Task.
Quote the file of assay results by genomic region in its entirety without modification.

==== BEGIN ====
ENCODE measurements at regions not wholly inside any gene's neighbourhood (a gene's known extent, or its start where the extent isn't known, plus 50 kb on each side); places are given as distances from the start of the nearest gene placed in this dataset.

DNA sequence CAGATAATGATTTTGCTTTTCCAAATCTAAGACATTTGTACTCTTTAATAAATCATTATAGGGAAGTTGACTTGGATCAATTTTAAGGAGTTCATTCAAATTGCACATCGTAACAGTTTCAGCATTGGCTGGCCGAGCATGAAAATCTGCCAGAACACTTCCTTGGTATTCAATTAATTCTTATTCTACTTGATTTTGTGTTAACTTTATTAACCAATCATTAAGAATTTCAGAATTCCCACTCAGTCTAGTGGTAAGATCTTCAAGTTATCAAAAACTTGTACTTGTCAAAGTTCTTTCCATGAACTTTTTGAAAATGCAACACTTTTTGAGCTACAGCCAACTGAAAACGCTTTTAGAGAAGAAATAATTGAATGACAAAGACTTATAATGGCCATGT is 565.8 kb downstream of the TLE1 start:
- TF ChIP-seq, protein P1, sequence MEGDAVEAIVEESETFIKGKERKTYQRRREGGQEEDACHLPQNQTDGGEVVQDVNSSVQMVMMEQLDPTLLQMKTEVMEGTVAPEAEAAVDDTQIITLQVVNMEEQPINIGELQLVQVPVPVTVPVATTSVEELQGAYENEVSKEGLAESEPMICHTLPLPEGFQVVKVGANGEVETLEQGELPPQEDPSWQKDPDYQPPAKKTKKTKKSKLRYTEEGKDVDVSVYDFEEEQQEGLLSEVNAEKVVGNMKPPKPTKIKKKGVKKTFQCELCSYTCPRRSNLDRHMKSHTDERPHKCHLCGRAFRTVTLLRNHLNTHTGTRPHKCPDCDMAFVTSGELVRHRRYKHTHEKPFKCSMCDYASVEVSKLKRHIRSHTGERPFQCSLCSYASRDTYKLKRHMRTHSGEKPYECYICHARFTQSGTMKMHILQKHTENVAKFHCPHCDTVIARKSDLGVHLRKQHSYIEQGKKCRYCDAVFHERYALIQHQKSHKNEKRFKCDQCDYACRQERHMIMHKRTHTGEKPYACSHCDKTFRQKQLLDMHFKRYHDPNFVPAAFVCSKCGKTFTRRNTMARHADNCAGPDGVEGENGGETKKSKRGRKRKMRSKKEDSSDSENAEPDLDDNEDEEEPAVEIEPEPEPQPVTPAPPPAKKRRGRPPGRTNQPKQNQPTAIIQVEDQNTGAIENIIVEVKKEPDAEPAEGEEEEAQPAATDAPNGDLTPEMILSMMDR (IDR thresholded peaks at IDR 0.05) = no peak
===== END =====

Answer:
ENCODE measurements at regions not wholly inside any gene's neighbourhood (a gene's known extent, or its start where the extent isn't known, plus 50 kb on each side); places are given as distances from the start of the nearest gene placed in this dataset.

DNA sequence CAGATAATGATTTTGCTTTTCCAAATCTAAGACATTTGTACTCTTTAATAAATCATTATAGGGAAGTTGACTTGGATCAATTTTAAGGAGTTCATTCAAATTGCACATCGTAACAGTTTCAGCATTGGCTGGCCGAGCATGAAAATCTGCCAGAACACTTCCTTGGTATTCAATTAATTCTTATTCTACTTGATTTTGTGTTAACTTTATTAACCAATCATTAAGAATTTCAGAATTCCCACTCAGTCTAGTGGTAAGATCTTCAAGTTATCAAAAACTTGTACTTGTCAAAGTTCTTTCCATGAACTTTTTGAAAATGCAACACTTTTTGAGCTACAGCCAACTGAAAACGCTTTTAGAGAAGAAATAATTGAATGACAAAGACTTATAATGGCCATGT is 565.8 kb downstream of the TLE1 start:
- TF ChIP-seq, protein P1, sequence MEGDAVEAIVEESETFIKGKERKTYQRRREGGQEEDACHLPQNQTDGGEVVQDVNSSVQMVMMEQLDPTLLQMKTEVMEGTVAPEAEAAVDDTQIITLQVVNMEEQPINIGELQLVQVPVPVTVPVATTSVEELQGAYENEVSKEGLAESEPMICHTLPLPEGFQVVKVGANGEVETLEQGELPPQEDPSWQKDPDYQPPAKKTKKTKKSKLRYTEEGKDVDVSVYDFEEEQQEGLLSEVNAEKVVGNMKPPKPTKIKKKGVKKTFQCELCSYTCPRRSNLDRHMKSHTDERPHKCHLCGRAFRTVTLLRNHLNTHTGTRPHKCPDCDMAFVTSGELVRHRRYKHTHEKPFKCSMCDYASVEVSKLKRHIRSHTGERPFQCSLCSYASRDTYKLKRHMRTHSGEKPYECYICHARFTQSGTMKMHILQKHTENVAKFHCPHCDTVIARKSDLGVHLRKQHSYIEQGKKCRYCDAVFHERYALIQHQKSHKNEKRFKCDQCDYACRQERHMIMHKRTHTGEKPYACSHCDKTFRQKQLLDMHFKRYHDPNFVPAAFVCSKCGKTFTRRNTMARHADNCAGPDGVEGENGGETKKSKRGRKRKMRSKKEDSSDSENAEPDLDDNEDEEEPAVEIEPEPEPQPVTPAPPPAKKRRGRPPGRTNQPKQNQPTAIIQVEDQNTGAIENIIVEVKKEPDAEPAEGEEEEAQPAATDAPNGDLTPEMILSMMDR (IDR thresholded peaks at IDR 0.05) = no peak